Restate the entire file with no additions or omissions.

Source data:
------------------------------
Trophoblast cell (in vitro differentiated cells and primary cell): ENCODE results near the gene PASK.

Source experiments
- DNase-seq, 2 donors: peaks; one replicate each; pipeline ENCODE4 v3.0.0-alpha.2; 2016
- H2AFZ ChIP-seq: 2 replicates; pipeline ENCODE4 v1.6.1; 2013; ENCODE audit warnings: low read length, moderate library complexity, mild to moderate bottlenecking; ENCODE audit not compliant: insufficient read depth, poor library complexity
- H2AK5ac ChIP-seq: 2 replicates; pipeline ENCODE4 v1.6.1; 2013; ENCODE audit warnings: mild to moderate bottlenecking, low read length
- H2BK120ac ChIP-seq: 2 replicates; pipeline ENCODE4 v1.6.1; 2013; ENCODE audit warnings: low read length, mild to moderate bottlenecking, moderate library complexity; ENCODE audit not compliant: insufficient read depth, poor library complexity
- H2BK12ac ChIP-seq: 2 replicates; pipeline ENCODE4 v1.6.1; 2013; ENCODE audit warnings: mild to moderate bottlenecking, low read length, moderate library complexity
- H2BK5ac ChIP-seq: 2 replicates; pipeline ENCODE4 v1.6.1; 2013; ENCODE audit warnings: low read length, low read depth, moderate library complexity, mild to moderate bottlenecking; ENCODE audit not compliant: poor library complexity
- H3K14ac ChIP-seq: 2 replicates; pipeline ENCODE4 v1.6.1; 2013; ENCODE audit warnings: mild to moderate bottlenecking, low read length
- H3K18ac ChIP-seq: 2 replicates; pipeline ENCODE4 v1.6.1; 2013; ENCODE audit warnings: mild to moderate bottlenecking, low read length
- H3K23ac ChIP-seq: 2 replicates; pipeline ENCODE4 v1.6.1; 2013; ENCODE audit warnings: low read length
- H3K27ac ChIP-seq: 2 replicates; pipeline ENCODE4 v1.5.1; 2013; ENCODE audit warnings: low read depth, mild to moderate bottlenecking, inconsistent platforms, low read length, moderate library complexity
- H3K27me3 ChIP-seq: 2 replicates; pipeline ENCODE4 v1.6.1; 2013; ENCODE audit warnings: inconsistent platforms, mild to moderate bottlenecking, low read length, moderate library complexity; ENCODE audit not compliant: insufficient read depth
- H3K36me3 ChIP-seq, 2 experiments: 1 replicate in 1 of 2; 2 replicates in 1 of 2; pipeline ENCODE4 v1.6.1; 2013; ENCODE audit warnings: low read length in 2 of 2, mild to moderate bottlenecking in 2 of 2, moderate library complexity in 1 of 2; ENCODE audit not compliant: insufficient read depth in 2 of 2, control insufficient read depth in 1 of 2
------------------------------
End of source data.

Trophoblast cell (in vitro differentiated cells and primary cell): ENCODE results near the gene PASK.

Source experiments
- DNase-seq, 2 donors: peaks; one replicate each; pipeline ENCODE4 v3.0.0-alpha.2; 2016
- H2AFZ ChIP-seq: 2 replicates; pipeline ENCODE4 v1.6.1; 2013; ENCODE audit warnings: low read length, moderate library complexity, mild to moderate bottlenecking; ENCODE audit not compliant: insufficient read depth, poor library complexity
- H2AK5ac ChIP-seq: 2 replicates; pipeline ENCODE4 v1.6.1; 2013; ENCODE audit warnings: mild to moderate bottlenecking, low read length
- H2BK120ac ChIP-seq: 2 replicates; pipeline ENCODE4 v1.6.1; 2013; ENCODE audit warnings: low read length, mild to moderate bottlenecking, moderate library complexity; ENCODE audit not compliant: insufficient read depth, poor library complexity
- H2BK12ac ChIP-seq: 2 replicates; pipeline ENCODE4 v1.6.1; 2013; ENCODE audit warnings: mild to moderate bottlenecking, low read length, moderate library complexity
- H2BK5ac ChIP-seq: 2 replicates; pipeline ENCODE4 v1.6.1; 2013; ENCODE audit warnings: low read length, low read depth, moderate library complexity, mild to moderate bottlenecking; ENCODE audit not compliant: poor library complexity
- H3K14ac ChIP-seq: 2 replicates; pipeline ENCODE4 v1.6.1; 2013; ENCODE audit warnings: mild to moderate bottlenecking, low read length
- H3K18ac ChIP-seq: 2 replicates; pipeline ENCODE4 v1.6.1; 2013; ENCODE audit warnings: mild to moderate bottlenecking, low read length
- H3K23ac ChIP-seq: 2 replicates; pipeline ENCODE4 v1.6.1; 2013; ENCODE audit warnings: low read length
- H3K27ac ChIP-seq: 2 replicates; pipeline ENCODE4 v1.5.1; 2013; ENCODE audit warnings: low read depth, mild to moderate bottlenecking, inconsistent platforms, low read length, moderate library complexity
- H3K27me3 ChIP-seq: 2 replicates; pipeline ENCODE4 v1.6.1; 2013; ENCODE audit warnings: inconsistent platforms, mild to moderate bottlenecking, low read length, moderate library complexity; ENCODE audit not compliant: insufficient read depth
- H3K36me3 ChIP-seq, 2 experiments: 1 replicate in 1 of 2; 2 replicates in 1 of 2; pipeline ENCODE4 v1.6.1; 2013; ENCODE audit warnings: low read length in 2 of 2, mild to moderate bottlenecking in 2 of 2, moderate library complexity in 1 of 2; ENCODE audit not compliant: insufficient read depth in 2 of 2, control insufficient read depth in 1 of 2